Life is tough for many tenants nowadays. Rents are going up and salaries are not. It makes it very difficult to pay for everything – including the rent.
Which is why we read increasingly about tenants being evicted for rent arrears when they just can’t make ends meet.
If the rented property has a room which your tenants are not using – there is one possible solution. Renting it out to a lodger. However many landlords are hostile to this.
- They are concerned about the lodger being someone unsuitable who might cause problems
- They are worried about the right to rent rules
- They are worried about the extra wear and tear on the property
- They are worried about the lodger acquiring a tenancy
- They are worried about the implications under the HMO rules
- They are worried about insurance
- They are worried about the lodger being left in the property after the tenants vacate.
I’m going to take a look at all these issues below, but in most cases it goes back to your choice of tenant.
The importance of a good tenant
If you have a good tenant, they will be as keen as you are to have someone suitable in the property – which is after all their home. They will also respect any rules or conditions you impose.
If you have a bad tenant then there is not much you can do to stop them subletting the property other than through the ‘blunt instrument’ of eviction proceedings.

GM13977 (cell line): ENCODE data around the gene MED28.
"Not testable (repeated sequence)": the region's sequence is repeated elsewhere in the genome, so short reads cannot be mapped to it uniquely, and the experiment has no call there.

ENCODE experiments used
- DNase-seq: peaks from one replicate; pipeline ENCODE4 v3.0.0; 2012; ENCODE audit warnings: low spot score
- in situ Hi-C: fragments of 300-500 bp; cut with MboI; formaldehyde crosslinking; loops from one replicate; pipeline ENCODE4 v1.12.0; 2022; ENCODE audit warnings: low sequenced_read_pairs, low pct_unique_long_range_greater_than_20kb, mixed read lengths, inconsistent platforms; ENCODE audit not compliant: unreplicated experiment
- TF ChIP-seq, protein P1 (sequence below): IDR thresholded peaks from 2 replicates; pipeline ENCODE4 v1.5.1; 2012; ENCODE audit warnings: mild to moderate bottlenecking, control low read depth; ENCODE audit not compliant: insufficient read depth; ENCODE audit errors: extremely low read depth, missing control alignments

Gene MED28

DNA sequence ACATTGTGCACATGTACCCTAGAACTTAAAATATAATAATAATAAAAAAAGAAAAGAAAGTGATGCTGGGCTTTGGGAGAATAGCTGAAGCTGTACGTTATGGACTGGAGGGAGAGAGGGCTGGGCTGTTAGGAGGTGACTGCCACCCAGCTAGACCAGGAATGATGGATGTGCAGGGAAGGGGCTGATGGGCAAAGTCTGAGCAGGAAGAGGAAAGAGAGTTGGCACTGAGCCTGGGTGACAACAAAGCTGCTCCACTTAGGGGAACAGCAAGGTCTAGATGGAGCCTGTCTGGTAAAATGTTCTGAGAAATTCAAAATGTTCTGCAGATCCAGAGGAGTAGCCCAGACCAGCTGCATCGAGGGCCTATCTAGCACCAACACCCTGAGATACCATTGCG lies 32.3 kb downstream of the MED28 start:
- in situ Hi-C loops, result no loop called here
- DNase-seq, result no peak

If you have taken care with your tenant and have chosen someone who is responsible then allowing them to grant a lodger license for their spare room should not, in most cases, be a problem.
This can be resolved by granting permission on the basis that the prospective lodger is checked and referenced and that you be given sight of the reference material. You can also stipulate that the lodger must be someone you have approved.
Right to rent rules
As your tenant will be the lodger’s landlord, it will be up to the tenant to carry out the right to rent check. However, you need to warn them that they need to do this.
A suitable form to help them, our ‘right to rent checklist and record’ for lodger landlords can be purchased from my Your Law Store website.
Wear and Tear